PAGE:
NSW Unfair Dismissal - Annual Leave

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Omgicfan

Member
20 October 2018
4
0
1
Hello,
My wife was recently let go from her cleaning job.
We had organised with a friend to go on a Boat Cruise from the 18th of December. It was booked withing a day to reserve the great deal that our friend had gotten for us.
My wife then asked for some time off (2 months notice). The time off would only account for 3 Days as the business would not operate from the 21st onward for Christmas.
Her boss said that, in a meeting they had 6 Days ago, the business would be fairly busy around that time. My wife remembers him saying that. But he also said that there would be no annual leave for that time period, this is what my wife does not recall happening.

His reason for dismissal was that my wife booked the holiday without any concern for their business, even though we said that it was just a booking, no money has been paid and it can easily be cancelled.

For that 'deliberate' act of going against what he had supposedly said he said that she is no longer needed at the company.

Just wanting to know if this is an actual case of unfair dismissal or we are just clutching at straws.

Any help is good help,
Thank you.

addition:
The coworker that my wife worked with on a daily basis quit the Friday before this interaction (1 day ago) and currently my wife cannot work alone. I'm not sure if this matters to the case, but was just thinking the boss may have used this as an excuse to dismiss her.
 

Rod

Lawyer
LawTap Verified
27 May 2014
7,193
969
2,894
Assuming all the other criteria are satisfied, it sounds like unfair dismissal to me.

How long has she worked there?
Is she casual, part-time, or full-time?
How many employees work for the employer in total?
How much notice was she given?
 

Omgicfan

Member
20 October 2018
4
0
1
She has worked there for 4 months.
She worked full time, but I think they had her on as a 'contractor'.
Apart from herself and her daily coworker, only the Boss himself goes out to jobs.
She was told today that he will pay her for the previous week and that will be it.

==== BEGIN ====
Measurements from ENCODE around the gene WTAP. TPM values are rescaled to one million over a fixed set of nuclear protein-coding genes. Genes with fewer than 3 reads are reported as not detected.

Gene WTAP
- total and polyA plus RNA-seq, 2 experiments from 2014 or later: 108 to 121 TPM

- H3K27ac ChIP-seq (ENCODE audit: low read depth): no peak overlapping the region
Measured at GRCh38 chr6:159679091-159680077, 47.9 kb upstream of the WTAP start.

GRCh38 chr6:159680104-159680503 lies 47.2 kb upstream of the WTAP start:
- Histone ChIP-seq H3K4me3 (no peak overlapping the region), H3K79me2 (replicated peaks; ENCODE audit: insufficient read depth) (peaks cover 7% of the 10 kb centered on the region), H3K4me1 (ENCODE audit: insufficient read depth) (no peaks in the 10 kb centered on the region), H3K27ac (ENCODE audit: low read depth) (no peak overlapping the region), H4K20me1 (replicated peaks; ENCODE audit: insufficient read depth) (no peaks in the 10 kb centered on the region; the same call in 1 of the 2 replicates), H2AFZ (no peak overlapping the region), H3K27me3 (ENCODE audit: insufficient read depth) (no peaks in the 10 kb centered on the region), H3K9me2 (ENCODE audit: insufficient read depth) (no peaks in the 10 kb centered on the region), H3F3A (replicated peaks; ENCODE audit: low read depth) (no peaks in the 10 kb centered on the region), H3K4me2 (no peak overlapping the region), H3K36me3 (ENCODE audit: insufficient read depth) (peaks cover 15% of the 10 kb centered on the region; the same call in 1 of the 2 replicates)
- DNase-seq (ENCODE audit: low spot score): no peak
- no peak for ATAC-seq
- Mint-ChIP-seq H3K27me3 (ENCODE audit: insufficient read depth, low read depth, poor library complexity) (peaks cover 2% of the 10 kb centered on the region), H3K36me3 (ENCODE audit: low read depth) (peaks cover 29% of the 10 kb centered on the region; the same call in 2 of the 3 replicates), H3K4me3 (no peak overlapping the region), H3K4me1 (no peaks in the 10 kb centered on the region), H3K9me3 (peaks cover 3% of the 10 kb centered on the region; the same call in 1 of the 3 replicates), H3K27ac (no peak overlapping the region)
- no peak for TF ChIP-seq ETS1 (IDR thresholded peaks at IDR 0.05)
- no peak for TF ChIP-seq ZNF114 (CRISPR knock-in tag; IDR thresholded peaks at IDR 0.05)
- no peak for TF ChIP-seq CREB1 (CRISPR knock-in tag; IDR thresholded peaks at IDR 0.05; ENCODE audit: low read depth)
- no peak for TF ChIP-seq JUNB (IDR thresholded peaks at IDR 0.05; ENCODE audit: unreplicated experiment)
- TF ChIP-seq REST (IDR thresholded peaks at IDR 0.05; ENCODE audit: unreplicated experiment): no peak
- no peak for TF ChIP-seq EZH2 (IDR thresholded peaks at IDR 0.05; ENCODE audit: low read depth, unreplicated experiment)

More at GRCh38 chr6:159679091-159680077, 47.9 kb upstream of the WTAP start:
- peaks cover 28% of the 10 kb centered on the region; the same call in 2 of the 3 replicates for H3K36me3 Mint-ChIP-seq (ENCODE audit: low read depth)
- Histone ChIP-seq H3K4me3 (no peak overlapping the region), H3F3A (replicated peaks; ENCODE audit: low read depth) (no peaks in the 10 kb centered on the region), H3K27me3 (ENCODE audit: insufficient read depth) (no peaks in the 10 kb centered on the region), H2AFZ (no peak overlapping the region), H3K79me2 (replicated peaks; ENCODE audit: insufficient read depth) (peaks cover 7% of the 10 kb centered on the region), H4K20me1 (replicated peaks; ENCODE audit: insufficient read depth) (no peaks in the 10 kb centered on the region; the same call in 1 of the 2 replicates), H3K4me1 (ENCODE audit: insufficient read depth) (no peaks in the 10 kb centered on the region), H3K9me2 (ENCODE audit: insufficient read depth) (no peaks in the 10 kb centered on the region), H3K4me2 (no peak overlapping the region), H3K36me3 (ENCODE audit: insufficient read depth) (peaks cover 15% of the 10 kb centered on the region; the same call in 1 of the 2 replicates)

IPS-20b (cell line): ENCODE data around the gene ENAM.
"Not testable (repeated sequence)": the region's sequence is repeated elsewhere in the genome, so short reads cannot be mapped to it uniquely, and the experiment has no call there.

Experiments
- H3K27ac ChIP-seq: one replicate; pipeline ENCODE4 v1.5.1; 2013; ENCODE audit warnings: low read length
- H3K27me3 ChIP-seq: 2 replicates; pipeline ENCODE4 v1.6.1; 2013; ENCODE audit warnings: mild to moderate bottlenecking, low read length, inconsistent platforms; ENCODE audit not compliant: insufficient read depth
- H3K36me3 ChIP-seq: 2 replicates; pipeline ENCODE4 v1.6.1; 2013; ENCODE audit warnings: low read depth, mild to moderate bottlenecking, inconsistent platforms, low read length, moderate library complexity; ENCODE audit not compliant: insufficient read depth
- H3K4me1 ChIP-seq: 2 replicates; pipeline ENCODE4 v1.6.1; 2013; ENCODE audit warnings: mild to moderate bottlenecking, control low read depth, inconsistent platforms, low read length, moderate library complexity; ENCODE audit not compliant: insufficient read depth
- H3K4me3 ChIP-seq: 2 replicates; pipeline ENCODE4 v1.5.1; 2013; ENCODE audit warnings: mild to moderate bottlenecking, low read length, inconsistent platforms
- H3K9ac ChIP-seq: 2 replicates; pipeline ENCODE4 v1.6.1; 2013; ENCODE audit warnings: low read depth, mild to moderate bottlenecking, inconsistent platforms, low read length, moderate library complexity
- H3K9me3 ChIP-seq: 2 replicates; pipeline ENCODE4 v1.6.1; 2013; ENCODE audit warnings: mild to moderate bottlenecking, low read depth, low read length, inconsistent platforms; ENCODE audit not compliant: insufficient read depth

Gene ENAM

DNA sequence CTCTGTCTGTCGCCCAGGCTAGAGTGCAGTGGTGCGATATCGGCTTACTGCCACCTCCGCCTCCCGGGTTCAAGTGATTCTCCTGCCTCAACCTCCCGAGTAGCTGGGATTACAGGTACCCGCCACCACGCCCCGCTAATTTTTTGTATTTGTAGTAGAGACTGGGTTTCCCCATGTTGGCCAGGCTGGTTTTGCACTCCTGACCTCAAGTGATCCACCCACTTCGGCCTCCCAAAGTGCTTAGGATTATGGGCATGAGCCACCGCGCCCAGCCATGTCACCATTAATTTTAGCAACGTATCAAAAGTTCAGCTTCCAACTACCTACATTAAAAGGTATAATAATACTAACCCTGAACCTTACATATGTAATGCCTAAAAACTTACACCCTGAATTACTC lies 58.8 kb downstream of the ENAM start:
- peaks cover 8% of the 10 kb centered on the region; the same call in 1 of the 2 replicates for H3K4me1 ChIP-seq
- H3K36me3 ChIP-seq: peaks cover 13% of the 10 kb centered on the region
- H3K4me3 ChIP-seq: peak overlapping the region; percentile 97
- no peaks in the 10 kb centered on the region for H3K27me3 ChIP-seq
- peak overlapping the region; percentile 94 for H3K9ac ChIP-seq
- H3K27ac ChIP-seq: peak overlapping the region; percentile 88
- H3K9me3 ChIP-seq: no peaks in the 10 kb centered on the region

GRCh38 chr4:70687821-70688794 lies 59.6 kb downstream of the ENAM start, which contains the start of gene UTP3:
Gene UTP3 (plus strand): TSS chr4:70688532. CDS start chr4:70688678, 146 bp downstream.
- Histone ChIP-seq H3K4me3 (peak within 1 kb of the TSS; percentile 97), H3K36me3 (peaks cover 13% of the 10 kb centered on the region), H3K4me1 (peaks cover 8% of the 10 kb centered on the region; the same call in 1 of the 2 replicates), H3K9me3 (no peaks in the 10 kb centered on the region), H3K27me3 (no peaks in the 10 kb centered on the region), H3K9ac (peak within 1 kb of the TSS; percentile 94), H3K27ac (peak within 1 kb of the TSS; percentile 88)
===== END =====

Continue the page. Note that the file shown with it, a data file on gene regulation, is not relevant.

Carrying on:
Thanks again.
 

Omgicfan

Member
20 October 2018
4
0
1
Assuming all the other criteria are satisfied, it sounds like unfair dismissal to me.

How long has she worked there?
Is she casual, part-time, or full-time?
How many employees work for the employer in total?
How much notice was she given?

==============================================

She has worked there for 4 months.
She worked full time, but I think they had her on as a 'contractor'.
Apart from herself and her daily coworker, only the Boss himself goes out to jobs.
She was told today that he will pay her for the previous week and that will be it.

Thanks again.
 

Rod

Lawyer
LawTap Verified
27 May 2014
7,193
969
2,894
Working only 4 months means unfair dismissal is off the table.

She may have a general protections claim, but realistically you will be unlikely to receive much even if successful. Might be better to get a good reference and if that fails then consider whether action is worth the aggravation. You will only have 21 days from date of dismissal to decide.
 

Omgicfan

Member
20 October 2018
4
0
1
Working only 4 months means unfair dismissal is off the table.

She may have a general protections claim, but realistically you will be unlikely to receive much even if successful. Might be better to get a good reference and if that fails then consider whether action is worth the aggravation. You will only have 21 days from date of dismissal to decide.

=========================

Ok thanks for your help.